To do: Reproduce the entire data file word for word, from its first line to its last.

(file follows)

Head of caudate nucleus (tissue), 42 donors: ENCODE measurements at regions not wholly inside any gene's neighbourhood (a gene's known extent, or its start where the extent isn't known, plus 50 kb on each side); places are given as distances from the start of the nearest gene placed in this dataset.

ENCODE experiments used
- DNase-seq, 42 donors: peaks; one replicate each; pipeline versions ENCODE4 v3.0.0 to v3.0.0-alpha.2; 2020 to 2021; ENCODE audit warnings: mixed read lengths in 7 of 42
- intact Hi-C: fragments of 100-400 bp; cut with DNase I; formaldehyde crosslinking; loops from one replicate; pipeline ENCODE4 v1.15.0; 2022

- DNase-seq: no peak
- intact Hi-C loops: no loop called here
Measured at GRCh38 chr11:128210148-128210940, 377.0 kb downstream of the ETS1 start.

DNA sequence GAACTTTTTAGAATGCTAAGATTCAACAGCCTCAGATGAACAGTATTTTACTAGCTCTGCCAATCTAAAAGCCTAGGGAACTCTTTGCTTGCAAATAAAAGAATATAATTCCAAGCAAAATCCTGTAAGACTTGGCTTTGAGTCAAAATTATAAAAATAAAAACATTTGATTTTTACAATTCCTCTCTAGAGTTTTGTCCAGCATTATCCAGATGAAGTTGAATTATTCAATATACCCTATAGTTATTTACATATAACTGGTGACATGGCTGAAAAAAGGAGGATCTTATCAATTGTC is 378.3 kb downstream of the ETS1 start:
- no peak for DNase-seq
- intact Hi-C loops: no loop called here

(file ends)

Head of caudate nucleus (tissue), 42 donors: ENCODE measurements at regions not wholly inside any gene's neighbourhood (a gene's known extent, or its start where the extent isn't known, plus 50 kb on each side); places are given as distances from the start of the nearest gene placed in this dataset.

ENCODE experiments used
- DNase-seq, 42 donors: peaks; one replicate each; pipeline versions ENCODE4 v3.0.0 to v3.0.0-alpha.2; 2020 to 2021; ENCODE audit warnings: mixed read lengths in 7 of 42
- intact Hi-C: fragments of 100-400 bp; cut with DNase I; formaldehyde crosslinking; loops from one replicate; pipeline ENCODE4 v1.15.0; 2022

- DNase-seq: no peak
- intact Hi-C loops: no loop called here
Measured at GRCh38 chr11:128210148-128210940, 377.0 kb downstream of the ETS1 start.

DNA sequence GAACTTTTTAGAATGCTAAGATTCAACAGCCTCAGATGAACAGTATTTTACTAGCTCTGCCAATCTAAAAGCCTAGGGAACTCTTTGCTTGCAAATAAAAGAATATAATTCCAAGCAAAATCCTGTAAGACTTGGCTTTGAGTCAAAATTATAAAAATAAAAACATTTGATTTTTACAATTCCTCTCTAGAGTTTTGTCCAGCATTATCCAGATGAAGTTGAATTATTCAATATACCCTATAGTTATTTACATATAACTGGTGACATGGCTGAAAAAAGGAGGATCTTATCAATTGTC is 378.3 kb downstream of the ETS1 start:
- no peak for DNase-seq
- intact Hi-C loops: no loop called here